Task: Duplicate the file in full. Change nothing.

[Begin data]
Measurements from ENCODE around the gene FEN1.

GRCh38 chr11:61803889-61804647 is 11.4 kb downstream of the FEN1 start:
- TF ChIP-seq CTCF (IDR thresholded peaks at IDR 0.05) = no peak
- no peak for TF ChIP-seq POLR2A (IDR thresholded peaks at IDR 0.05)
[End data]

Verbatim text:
Measurements from ENCODE around the gene FEN1.

GRCh38 chr11:61803889-61804647 is 11.4 kb downstream of the FEN1 start:
- TF ChIP-seq CTCF (IDR thresholded peaks at IDR 0.05) = no peak
- no peak for TF ChIP-seq POLR2A (IDR thresholded peaks at IDR 0.05)